President-Elect Donald J. Trump is following his iconoclastic campaign with an irregular and irreverent transition period. With a controversial nominee for Secretary of State (an oil executive decorated with an award by the Russian government), a renewed commitment to track Muslims, and tweets about “nukes,” the shaping of the future of U.S. foreign policy has been notable.
A distinction might be made, though, between the hard power of U.S. foreign policy and the soft power constructed daily from unofficial American foreign policy. Presidents make speeches, host summits, sign executive orders, and send troops into battle. But thousands of ordinary Americans serve as unofficial ambassadors of the United States—many counter, or oblivious to official policy.
Americans made over 73 million international trips in 2015. These included 12 million to Mexico, 12 million to Europe, 5 million to Asia, 2 million the Middle East, and more than 300,000 to Africa. Over 300,000 thousand American university students study abroad each year, including more than 10,000 in Africa, 30,000 in Asia, and nearly 50,000 in Latin America. More than 100,000 Americans serve overseas as Christian missionaries. Thousands more serve abroad in non-evangelical roles with organizations like the Jesuit Volunteer Corps. (And there are 7,000 active Peace Corps volunteers, a U.S. government agency but whose work in 60 countries far from the daily business of the State Department.)
Unofficial foreign policy is made with money, as well. U.S. companies held over $5 trillion in overseas direct foreign investment in 2015, including over $400 million in Ukraine, $90 billion in Mexico, and $2 billion in Libya. U.S. companies generated exports of $2.2 trillion in goods and services in 2015, and imports of $2.7 trillion. Migrant workers in the U.S. sent home over $60 billion in remittances in 2015. The U.S. Government’s foreign assistance budget is $34 billion, but American individuals and private organizations donated another $16 billion.
Together, American companies and individuals intentionally or unintentionally drive a tremendous amount of public diplomacy and the foreign policy agenda. Among the many competing interests, the message of one group of young people has stayed consistent for many years. Students and their Jesuit universities remain passionately committed to social justice, and the United States government’s unique obligations.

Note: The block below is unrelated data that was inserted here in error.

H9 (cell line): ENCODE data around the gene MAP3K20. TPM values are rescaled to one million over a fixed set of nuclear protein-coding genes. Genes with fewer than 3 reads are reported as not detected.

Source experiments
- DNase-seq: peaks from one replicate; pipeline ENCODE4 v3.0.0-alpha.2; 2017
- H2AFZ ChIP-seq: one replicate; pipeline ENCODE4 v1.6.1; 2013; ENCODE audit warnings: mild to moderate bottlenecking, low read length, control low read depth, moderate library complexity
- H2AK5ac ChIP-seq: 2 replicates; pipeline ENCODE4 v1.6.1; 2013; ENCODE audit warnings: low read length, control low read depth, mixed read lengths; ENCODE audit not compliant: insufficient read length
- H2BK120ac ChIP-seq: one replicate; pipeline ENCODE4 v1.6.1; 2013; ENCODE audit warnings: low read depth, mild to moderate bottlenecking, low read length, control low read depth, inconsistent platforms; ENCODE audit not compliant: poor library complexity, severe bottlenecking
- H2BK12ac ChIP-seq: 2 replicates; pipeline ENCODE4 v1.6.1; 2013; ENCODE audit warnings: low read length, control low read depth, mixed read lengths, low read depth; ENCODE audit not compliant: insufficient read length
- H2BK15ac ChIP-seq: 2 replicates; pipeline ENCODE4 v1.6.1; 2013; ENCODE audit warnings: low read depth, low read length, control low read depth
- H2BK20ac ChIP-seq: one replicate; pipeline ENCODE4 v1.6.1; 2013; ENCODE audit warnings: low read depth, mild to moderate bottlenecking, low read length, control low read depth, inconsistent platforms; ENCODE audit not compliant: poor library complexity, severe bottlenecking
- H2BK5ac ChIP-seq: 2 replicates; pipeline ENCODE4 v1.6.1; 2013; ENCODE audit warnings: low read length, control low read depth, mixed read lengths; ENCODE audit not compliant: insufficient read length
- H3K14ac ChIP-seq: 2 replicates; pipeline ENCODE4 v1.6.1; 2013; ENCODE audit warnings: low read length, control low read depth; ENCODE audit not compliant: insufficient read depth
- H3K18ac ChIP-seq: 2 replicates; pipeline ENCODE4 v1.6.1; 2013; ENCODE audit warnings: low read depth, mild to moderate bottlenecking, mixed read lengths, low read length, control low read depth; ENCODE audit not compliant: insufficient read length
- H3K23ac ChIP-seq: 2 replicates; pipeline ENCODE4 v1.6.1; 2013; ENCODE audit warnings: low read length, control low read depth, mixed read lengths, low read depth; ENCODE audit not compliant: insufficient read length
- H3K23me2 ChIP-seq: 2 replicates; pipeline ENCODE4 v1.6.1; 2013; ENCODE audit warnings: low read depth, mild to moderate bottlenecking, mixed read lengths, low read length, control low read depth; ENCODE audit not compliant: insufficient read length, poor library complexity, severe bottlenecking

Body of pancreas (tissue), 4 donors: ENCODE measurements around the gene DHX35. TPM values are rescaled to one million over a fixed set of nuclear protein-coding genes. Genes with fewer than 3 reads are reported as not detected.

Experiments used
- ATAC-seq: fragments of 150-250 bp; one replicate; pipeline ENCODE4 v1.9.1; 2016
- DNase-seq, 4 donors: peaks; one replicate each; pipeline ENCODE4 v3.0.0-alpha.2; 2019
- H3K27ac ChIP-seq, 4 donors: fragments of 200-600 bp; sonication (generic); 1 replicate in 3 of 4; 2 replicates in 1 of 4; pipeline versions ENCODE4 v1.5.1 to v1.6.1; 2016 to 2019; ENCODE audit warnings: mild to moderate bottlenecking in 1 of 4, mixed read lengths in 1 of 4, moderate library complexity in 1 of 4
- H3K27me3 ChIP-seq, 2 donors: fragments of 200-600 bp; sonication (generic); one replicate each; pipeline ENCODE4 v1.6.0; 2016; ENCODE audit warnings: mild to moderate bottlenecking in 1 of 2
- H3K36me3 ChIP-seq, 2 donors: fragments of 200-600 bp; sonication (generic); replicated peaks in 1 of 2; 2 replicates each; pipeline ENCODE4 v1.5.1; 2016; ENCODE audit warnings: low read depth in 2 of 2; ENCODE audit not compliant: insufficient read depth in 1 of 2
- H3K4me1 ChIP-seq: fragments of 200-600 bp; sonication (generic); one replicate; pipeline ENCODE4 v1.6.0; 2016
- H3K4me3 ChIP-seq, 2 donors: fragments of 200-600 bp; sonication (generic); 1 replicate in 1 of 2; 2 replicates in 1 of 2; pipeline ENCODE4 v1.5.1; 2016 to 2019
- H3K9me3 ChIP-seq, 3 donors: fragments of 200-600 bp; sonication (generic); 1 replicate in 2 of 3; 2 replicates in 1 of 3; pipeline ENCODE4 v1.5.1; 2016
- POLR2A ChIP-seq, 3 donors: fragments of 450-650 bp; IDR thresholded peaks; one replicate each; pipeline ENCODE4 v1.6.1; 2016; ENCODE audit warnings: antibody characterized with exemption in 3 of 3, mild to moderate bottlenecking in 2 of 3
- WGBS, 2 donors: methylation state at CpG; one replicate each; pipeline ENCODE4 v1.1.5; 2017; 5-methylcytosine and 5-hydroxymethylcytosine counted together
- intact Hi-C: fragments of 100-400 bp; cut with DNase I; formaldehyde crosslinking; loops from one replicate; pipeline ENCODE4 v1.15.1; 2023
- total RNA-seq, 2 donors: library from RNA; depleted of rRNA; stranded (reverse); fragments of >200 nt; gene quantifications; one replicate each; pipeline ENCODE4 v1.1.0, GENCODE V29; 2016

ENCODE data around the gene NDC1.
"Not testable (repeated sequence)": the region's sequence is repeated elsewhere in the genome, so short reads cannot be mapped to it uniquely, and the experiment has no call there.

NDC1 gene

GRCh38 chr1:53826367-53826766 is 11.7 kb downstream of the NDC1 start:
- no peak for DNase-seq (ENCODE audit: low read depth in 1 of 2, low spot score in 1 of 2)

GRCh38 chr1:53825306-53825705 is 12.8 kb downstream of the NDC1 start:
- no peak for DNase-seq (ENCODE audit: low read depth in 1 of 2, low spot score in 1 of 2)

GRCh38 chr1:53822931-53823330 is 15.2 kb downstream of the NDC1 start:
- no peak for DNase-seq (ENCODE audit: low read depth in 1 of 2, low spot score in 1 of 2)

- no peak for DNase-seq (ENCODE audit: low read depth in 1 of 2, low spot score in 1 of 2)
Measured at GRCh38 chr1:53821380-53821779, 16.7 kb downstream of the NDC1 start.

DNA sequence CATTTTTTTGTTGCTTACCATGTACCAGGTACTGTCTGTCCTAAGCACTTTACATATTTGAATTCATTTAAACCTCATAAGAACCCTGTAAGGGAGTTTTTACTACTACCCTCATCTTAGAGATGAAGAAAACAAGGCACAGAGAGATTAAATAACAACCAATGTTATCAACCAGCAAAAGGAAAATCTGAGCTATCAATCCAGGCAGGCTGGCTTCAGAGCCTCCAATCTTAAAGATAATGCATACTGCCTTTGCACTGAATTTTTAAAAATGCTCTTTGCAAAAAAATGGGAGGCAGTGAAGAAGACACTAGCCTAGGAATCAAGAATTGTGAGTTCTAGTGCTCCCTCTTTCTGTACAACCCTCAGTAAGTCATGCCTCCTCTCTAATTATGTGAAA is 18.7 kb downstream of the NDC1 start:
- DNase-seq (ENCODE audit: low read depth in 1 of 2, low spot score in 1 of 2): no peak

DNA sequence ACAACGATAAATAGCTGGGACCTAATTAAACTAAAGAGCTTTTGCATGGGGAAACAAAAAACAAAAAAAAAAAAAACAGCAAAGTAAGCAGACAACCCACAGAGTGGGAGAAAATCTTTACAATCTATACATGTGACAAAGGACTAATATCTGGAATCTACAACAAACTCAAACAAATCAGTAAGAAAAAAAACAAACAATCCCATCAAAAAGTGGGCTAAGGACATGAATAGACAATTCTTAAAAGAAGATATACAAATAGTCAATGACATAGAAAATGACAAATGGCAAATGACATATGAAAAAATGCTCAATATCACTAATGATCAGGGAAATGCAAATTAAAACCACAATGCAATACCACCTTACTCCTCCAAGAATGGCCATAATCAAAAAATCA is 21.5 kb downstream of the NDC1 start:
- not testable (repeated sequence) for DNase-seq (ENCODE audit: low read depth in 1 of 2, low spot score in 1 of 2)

Their 18th annual conference met recently in Washington. Begun as a protest movement at the U.S. military’s School of the Americas (SOA), a Cold War-era training facility for Latin American anti-Communists, the 2016 Ignatian Family Teach-in for Justice brought together over 1,800 high school and college students on a range of social justice topics, especially immigration.
The origins of this emphasis are rooted in the civil wars in Central America in the 1980s, especially El Salvador. U.S. foreign policy at the time was driven by a worsening of the Cold War, supporting anti-government Contras against the Soviet-supported Nicaragua, and the military government of El Salvador against Soviet-supported guerrilla groups.
Salvadoran Archbishop Oscar Romero was assassinated while celebrating Mass, after persistently advocating a “preference for the poor,” and just one day after he called for Salvadoran soldiers to stop killing their fellow countrymen. At Romero’s funeral, dozens more were killed by gunshots and the subsequent stampede.
In 1989, six Jesuits priests at the University of Central America in San Salvador were killed by the government death squads. As one observer noted, “It is frankly difficult to imagine anything more likely to spur American Jesuits to action than the complicity of their own government in the violent death of their fellow Jesuits.” The presidents of Georgetown University and Fordham University led the charge, and Jesuit universities across the country strengthened their commitment to peace in Central America generally and to the cause of Central American immigration specifically.
Immigration reform has new urgency as the Trump administration takes shape. The 2016 Ignatian Family Teach-in for Justice took place just days after Trump’s victory. Students and their social justice mentors shared a shock and dismay at what the results might mean, especially those young beneficiaries of President Obama’s Deferred Action for Childhood Arrivals (DACA) program, or those with parents and friends without legal status in the United States.
The focus of these conferences leaves some questions. They seem to give more attention to undocumented aliens in the U.S. than to those trying to follow the system’s legal paths, and a precedence for Mexican and Central American immigrants over refugees from Syria, Iraq, Africa, or elsewhere.
But their commitment is not in doubt. Jesuit schools have been working with generations of students on these and related issues, like fair trade, the environment, and criminal justice reform. And not just for discernment—for action. After celebration and education on Saturday and Sunday, on Monday more than 1,000 students had appointments with Congressional staffs to express their political passions—and to begin to develop their political advocacy skills.
The new President and Secretary of State will have a wide range of foreign policy issues to attend to, including immigration, trade, the environment, conflict, global poverty, and more. The professional diplomatic corps, lobbyists, and policy wonks will make their contributions. But millions of unofficial ambassadors—as students and scholars, business professionals, service volunteers, donors, and tourists—will help shape the image and expectations of America abroad, and the policies of the new administration.